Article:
Dear Students, My Job is to Kill Your Dreams
When the novelist Kelly Braffet was in high school, she had the worst English teacher of all time: One day, Mrs. Smith told us to write about what we wanted to be when we grew up. I wrote about wanting to be a writer. I wrote about how I'd loved books as long as I could remember and was never happier than when I was deeply immersed in a story. I probably added something about wanting to win the Pulitzer by 25 and the Nobel by 30, because that was the kind of obnoxious kid I was. I didn't really know anything ... read more
At the Annual Dancers' Ball ...
I'm making a second attempt to read The Marriage Plot, a novel by Jeffrey Eugenides about a book-obsessed English major at Brown University in the early '80s. The protagonist, Madeleine Hanna, is given this logic puzzle in a GRE test prep guide: At the annual dancers' ball a number of dancers performed their favorite dance with their favorite partners. Alan danced the tango, while Becky watched the waltz. James and Charlotte were fantastic together. Keith was magnificent during his foxtrot and Simon excelled at ... read more
Frederik Pohl Remembers Jack Vance
Frederik Pohl, one of the founders of science fiction, is still writing novels at age 93 and has a blog he updates regularly. The Way the Future Blogs recently noted the death of another legend of the genre, Jack Vance. Pohl recalls being editor of Galaxy magazine in the early '60s when a Vance manuscript came in: ... "I've got a new story from Jack Vance that I love. It's called The Dragon Masters, and it's about a race of dragon-like creatures from a distant planet who are at war with the human race. The ... read more
Review: 'Kiss of the Spider Woman'
I just finished reading Kiss of the Spider Woman, the 1976 Manuel Puig novel that became a terrific 1985 film. William Hurt won an Oscar playing Molina, a gay window dresser sharing a prison cell with Valentin, a straight Marxist revolutionary played by Raul Julia. To pass the time, Molina retells his favorite movies to Valentin. The book held my interest but was difficult to read because of the experimental fiction techniques used by Puig. Most of the book is told through dialogue between the two men but the ... read more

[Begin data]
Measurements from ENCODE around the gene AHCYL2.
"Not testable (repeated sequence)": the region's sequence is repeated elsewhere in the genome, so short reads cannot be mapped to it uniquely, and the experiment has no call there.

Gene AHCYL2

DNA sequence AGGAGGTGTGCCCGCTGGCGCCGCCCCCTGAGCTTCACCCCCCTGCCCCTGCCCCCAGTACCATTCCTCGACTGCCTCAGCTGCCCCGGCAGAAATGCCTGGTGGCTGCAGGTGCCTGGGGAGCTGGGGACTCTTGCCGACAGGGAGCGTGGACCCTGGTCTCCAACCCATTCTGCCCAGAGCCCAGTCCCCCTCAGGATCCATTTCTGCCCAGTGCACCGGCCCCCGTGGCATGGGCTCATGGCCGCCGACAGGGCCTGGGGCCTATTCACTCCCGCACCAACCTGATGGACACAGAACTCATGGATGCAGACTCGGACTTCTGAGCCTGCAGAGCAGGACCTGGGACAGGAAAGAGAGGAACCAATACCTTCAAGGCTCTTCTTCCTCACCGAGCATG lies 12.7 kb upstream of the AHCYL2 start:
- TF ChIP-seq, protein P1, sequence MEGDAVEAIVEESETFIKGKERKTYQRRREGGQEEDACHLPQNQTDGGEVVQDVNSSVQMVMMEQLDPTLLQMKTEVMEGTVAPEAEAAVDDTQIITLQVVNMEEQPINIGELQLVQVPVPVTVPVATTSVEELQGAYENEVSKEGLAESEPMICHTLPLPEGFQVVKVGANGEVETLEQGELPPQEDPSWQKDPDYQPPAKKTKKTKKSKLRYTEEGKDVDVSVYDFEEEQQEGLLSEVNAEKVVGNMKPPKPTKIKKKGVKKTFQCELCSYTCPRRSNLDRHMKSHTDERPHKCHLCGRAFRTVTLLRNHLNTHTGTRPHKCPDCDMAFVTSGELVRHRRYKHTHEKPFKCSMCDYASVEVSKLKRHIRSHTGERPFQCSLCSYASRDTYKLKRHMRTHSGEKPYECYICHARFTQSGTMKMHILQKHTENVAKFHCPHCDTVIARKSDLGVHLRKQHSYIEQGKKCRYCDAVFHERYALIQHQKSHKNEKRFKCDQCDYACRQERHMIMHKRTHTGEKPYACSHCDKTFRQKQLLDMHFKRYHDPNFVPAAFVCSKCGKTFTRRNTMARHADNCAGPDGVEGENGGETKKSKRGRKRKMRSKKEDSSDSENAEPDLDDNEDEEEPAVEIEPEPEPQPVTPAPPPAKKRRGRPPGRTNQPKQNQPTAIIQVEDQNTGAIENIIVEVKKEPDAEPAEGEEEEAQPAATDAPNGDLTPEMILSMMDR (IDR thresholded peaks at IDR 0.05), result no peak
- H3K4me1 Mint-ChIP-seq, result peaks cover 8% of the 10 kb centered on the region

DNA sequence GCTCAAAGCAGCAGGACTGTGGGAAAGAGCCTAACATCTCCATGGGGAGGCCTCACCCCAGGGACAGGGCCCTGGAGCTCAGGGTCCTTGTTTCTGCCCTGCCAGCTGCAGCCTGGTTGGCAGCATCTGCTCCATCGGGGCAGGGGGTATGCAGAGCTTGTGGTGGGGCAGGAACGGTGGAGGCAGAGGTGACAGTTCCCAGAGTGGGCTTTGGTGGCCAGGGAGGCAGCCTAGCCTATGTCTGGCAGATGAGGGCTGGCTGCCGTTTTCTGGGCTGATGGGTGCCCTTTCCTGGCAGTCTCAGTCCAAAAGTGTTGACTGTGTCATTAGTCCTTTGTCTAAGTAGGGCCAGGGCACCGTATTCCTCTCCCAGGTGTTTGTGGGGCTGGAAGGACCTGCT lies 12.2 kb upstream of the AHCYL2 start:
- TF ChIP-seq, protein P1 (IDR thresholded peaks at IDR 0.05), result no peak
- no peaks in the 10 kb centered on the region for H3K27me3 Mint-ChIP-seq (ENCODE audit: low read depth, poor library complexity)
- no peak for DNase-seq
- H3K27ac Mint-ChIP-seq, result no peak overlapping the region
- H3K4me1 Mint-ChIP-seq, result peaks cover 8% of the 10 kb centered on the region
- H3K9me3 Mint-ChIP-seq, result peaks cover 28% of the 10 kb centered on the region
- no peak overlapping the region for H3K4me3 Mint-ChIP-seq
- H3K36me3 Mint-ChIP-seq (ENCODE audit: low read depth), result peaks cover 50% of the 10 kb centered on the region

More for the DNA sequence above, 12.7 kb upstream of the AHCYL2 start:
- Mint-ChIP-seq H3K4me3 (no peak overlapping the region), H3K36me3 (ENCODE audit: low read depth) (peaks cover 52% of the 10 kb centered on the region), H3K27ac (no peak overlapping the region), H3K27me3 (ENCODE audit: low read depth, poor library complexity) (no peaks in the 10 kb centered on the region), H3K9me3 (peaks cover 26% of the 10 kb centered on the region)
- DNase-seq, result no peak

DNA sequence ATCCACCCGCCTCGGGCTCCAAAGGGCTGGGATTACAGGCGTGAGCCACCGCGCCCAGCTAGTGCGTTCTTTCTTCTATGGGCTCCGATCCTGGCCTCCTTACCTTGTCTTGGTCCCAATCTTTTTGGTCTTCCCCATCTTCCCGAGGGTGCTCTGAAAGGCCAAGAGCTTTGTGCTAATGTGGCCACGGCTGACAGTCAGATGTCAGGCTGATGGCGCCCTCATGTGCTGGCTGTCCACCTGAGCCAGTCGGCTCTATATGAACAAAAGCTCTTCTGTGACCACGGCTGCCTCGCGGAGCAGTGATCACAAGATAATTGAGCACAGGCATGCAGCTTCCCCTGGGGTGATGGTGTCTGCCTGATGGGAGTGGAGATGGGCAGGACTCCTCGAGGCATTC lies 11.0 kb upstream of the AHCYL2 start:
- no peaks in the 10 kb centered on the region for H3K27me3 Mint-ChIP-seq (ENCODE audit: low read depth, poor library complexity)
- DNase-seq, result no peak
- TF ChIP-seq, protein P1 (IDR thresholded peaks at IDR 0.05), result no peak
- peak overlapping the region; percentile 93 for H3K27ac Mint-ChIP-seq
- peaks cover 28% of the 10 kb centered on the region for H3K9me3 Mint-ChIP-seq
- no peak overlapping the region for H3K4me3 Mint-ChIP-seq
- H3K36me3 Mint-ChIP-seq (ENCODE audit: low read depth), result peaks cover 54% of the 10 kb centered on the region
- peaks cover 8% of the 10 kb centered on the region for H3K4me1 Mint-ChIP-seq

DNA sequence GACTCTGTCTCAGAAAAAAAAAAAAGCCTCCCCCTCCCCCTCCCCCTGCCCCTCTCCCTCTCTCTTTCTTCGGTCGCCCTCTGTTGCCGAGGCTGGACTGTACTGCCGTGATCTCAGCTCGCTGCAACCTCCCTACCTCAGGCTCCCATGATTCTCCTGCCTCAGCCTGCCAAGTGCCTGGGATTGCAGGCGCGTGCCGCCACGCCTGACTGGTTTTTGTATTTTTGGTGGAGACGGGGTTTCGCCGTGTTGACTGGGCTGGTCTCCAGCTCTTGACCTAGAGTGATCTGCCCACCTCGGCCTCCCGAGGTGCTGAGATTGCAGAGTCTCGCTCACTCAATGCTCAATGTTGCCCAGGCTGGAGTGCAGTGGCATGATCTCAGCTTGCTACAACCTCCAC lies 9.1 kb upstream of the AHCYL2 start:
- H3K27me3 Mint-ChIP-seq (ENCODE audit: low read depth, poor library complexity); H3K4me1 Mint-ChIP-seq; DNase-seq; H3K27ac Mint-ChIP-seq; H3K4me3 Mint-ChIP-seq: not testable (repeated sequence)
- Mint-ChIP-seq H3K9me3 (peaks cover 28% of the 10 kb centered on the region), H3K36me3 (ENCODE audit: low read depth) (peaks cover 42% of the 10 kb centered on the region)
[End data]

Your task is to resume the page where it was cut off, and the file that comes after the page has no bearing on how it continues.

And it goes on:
The Good, Bad and Ugly of Joe McGinniss
I've had a mixed history with author Joe McGinniss. His true-crime book Cruel Doubt was a laughably bad attempt to blame Dungeons & Dragons for a 1988 murder. His soccer book The Miracle of Castel di Sangro may be the best sports book I've ever read. McGinniss has a biography of Sarah Palin coming out in the fall. I was looking forward to it, since his move-next-door stunt reminds me of funny things he did in Castel di Sangro. But I'm looking forward to it less after reading this paragraph from his Palin book, ... read more
Two Science Fiction Novels I Didn't Finish
I hit a bad streak reading novels this month. My house is overflowing with books I've been meaning to read, so I will give up on a novel when I've abandoned all hope of being entertained. I figure if I'm not enjoying a book after 50 to 75 pages, it's time to bail. I reached that point with Wilson Tucker's The Year of the Quiet Sun (1970) and Philip K. Dick's The Divine Invasion (1981). Quiet Sun is a Nebula Award-nominated time-travel novel by the late Wilson "Bob" Tucker. He was an active science fiction fan who ... read more
Review: 'Tinkers' by Paul Harding
This year's Pulitzer Prize-winning novel, Tinkers by Paul Harding, is one of the best I've read in years. The slim 191-page book is about the last eight days of dying clock repairman George Washington Crosby, whose hallucinating mind wanders across time in his final hours, stopping at disordered points in his life and that of his father. The first novel by Harding, Tinkers was rejected by numerous publishers and sat in a drawer for several years before it found a home at Bellevue Literary Press, an obscure ... read more